'Pattern separation' - a process that helps young viewers learn to differentiate things that are similar fades in adults in proportion to the severity of their depression, was suggested by new research.
The more depressed someone feels, the harder it is for them to distinguish similar experiences they've had.
Depression has been generally linked to poor memory for a long time. To find out why, Brock Kirwan, a psychology and neuroscience professor at Brigham Young University and his former grad student D.J. Shelton put people through a computer-aided memory test.
The participants viewed a series of objects on the screen. For each one, they responded whether they had seen the object before on the test (old), seen something like it (similar), or not seen anything like it (new).
With old and new items, participants with depression did just fine. They often got it wrong, however, when looking at objects that were similar to something they had seen previously. The most common incorrect answer was that they had seen the object before.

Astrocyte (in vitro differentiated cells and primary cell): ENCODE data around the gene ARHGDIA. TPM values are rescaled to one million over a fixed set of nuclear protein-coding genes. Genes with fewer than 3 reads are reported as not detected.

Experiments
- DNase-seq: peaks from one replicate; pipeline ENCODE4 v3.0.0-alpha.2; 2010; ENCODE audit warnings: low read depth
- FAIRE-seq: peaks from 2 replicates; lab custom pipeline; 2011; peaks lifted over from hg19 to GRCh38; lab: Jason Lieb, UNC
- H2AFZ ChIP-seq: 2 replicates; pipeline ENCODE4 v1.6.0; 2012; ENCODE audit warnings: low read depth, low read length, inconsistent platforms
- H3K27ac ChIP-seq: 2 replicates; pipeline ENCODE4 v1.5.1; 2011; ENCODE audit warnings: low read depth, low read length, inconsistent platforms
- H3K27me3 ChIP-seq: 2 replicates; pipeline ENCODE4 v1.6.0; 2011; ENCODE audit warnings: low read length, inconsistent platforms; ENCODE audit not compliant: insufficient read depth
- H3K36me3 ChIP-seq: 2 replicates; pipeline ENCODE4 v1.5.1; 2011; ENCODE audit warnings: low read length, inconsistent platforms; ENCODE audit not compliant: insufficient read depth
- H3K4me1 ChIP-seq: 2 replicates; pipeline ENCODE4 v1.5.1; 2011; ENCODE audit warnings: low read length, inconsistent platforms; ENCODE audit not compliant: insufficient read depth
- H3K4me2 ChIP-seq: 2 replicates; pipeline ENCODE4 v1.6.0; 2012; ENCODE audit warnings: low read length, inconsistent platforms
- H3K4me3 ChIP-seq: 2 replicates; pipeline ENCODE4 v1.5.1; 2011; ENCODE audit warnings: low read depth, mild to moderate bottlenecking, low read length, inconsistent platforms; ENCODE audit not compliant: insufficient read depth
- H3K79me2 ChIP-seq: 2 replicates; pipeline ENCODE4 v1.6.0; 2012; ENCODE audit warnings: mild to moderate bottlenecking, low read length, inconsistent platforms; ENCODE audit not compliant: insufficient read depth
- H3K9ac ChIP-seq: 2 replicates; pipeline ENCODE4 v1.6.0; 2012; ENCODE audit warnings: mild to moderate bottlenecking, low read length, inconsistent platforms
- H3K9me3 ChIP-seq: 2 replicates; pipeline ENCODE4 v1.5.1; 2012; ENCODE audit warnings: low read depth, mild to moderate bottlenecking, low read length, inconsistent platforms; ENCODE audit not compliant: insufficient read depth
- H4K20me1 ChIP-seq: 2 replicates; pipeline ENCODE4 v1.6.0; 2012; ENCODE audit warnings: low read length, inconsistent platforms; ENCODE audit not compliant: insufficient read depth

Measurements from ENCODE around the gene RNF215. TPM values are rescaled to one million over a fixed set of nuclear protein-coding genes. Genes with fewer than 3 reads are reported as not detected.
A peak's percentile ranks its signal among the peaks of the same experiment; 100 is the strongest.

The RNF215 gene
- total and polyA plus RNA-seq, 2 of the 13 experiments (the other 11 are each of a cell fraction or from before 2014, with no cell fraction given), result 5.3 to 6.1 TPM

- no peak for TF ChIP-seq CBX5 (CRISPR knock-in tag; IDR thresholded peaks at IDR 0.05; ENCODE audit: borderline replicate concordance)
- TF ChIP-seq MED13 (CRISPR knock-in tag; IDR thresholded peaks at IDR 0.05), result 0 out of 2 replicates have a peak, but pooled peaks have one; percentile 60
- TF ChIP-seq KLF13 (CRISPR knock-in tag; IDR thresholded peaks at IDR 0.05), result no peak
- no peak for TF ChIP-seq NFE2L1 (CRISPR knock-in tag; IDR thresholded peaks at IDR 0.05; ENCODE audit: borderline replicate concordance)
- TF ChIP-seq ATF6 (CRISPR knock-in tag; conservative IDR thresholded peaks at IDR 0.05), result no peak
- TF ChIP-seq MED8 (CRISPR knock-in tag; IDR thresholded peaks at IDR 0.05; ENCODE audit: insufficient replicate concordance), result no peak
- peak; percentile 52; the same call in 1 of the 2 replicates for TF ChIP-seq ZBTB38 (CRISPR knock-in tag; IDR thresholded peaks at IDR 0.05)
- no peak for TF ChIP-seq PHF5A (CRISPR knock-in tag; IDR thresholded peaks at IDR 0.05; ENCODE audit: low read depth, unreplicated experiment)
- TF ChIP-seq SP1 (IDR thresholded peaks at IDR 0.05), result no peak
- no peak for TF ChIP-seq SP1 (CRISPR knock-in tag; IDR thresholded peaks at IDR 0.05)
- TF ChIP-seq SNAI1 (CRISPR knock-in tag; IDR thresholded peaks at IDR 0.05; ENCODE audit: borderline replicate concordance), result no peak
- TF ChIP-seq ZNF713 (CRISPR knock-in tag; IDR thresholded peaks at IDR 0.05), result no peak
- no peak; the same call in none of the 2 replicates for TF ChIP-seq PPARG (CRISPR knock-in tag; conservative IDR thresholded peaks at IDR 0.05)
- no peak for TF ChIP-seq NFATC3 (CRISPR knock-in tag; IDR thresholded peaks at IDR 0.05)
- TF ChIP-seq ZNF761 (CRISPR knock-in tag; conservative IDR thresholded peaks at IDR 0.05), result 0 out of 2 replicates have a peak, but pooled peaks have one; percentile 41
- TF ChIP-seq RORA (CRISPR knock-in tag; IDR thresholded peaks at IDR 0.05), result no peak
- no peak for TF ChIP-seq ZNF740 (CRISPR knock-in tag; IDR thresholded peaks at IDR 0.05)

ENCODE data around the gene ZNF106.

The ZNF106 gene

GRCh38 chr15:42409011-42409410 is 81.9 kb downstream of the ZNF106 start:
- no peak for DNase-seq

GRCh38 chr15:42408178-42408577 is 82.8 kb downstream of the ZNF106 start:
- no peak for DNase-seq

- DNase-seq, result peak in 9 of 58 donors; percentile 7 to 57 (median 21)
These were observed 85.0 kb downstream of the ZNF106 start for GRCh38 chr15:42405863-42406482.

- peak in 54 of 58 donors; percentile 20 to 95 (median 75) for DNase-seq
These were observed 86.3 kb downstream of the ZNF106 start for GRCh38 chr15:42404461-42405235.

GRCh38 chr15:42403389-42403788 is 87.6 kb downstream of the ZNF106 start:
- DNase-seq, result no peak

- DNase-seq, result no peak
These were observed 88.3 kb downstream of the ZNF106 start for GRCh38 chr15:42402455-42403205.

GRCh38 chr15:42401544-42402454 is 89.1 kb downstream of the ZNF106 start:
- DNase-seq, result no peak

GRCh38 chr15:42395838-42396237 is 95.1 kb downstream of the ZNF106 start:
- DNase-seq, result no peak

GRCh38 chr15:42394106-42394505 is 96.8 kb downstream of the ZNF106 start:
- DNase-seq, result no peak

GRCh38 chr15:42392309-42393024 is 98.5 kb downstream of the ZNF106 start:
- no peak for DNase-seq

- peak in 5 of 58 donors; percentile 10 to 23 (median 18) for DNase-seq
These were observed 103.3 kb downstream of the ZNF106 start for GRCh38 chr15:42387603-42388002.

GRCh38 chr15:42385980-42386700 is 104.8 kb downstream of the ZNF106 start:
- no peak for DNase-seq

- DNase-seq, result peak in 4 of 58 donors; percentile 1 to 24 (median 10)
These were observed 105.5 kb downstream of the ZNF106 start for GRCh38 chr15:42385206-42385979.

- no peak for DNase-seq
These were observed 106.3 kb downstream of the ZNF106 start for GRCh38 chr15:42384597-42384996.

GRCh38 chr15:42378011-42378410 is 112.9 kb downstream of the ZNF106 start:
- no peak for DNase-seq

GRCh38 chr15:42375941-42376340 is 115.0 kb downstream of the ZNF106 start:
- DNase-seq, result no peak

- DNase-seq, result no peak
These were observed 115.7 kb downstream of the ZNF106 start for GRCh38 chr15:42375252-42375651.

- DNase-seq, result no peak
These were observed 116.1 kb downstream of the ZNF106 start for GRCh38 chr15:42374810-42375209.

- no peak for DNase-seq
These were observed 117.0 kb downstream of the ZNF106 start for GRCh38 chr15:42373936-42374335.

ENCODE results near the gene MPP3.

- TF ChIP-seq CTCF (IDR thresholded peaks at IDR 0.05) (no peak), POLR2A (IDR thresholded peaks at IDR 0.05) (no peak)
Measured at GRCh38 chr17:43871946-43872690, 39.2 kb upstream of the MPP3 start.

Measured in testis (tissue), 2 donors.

Kirwan said that there are two areas in your brain where you grow new brain cells.
He said that one is the hippocampus, which is involved in memory. It turns out that this growth is decreased in cases of depression.
The study has been published in the journal Behavioral Brain Research.